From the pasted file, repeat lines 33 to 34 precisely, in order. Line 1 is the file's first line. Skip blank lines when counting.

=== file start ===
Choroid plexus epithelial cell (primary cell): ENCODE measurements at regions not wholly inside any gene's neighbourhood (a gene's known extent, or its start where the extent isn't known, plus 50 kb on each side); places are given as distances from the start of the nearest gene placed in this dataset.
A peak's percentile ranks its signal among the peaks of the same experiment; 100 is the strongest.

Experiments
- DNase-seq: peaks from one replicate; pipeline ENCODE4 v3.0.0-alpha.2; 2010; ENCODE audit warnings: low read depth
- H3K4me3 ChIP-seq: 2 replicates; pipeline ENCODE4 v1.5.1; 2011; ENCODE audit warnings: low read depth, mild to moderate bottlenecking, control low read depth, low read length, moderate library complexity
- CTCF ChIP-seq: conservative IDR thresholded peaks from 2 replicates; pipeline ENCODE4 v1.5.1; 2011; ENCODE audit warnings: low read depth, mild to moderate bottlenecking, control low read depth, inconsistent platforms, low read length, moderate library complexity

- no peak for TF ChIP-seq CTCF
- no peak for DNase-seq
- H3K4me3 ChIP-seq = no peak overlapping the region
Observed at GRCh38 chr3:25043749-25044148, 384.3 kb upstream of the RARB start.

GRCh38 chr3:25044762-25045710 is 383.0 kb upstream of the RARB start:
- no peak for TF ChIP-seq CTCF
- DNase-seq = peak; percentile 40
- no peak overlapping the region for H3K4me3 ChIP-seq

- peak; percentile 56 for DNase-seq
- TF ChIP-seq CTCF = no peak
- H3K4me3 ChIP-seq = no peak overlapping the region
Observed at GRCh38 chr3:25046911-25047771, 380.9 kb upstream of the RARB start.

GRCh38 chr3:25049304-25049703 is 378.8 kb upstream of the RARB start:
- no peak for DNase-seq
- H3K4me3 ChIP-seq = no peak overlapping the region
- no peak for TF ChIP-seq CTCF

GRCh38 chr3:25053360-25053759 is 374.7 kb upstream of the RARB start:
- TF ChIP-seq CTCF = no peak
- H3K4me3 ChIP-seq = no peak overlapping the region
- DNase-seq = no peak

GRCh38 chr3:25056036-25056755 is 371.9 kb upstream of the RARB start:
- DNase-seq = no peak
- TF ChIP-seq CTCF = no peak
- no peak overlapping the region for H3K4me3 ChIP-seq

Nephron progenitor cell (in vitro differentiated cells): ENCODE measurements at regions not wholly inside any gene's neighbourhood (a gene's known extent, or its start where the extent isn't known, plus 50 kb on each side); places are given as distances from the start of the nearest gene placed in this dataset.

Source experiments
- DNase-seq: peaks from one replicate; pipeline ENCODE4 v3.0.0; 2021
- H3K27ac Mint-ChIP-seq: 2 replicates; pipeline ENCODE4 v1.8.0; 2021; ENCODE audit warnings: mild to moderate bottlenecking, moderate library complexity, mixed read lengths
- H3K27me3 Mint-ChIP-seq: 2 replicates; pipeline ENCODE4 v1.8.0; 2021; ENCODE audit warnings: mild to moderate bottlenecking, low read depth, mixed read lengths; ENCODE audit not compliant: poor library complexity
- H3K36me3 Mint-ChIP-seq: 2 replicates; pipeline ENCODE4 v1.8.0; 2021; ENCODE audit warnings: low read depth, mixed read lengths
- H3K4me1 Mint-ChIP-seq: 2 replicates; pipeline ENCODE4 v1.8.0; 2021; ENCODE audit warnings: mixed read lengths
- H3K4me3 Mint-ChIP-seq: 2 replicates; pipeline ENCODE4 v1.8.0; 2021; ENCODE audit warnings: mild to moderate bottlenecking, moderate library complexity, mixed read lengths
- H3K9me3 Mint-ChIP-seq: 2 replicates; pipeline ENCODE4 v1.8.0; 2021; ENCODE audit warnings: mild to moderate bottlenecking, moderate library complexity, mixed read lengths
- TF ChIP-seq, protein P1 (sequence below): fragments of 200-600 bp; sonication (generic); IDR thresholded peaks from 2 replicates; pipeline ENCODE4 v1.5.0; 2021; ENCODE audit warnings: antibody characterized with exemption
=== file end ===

- DNase-seq: peaks from one replicate; pipeline ENCODE4 v3.0.0; 2021
- H3K27ac Mint-ChIP-seq: 2 replicates; pipeline ENCODE4 v1.8.0; 2021; ENCODE audit warnings: mild to moderate bottlenecking, moderate library complexity, mixed read lengths